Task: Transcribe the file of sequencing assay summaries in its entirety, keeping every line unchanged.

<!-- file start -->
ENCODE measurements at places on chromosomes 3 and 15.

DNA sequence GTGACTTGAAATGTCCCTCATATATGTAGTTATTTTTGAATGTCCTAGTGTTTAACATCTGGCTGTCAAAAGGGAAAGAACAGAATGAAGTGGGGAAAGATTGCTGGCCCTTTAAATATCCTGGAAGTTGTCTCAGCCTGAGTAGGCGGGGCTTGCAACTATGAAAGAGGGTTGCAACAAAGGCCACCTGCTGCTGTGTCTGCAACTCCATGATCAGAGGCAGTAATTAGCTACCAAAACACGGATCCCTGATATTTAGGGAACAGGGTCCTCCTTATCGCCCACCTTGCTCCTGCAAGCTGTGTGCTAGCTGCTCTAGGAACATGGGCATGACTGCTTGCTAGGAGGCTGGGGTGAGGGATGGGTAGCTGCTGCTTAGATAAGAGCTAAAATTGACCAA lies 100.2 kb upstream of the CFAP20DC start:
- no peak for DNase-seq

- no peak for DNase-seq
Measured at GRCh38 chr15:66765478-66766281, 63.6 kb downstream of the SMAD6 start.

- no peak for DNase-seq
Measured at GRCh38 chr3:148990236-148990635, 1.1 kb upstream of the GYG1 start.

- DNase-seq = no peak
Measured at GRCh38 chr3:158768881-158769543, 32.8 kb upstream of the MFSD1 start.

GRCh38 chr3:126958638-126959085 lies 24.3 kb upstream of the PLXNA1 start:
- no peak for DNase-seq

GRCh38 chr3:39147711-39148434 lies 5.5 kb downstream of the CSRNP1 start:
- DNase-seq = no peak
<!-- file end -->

ENCODE measurements at places on chromosomes 3 and 15.

DNA sequence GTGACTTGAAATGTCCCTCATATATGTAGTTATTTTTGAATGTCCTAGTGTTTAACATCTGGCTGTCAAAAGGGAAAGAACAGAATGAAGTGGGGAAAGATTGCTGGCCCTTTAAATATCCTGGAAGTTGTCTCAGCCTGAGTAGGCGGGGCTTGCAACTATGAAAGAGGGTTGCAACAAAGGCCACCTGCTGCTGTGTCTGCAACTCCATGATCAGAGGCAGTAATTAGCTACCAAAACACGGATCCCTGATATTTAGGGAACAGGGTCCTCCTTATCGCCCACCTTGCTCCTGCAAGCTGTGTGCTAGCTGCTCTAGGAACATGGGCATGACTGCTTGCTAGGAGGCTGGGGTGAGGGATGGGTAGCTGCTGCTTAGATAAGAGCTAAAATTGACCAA lies 100.2 kb upstream of the CFAP20DC start:
- no peak for DNase-seq

- no peak for DNase-seq
Measured at GRCh38 chr15:66765478-66766281, 63.6 kb downstream of the SMAD6 start.

- no peak for DNase-seq
Measured at GRCh38 chr3:148990236-148990635, 1.1 kb upstream of the GYG1 start.

- DNase-seq = no peak
Measured at GRCh38 chr3:158768881-158769543, 32.8 kb upstream of the MFSD1 start.

GRCh38 chr3:126958638-126959085 lies 24.3 kb upstream of the PLXNA1 start:
- no peak for DNase-seq

GRCh38 chr3:39147711-39148434 lies 5.5 kb downstream of the CSRNP1 start:
- DNase-seq = no peak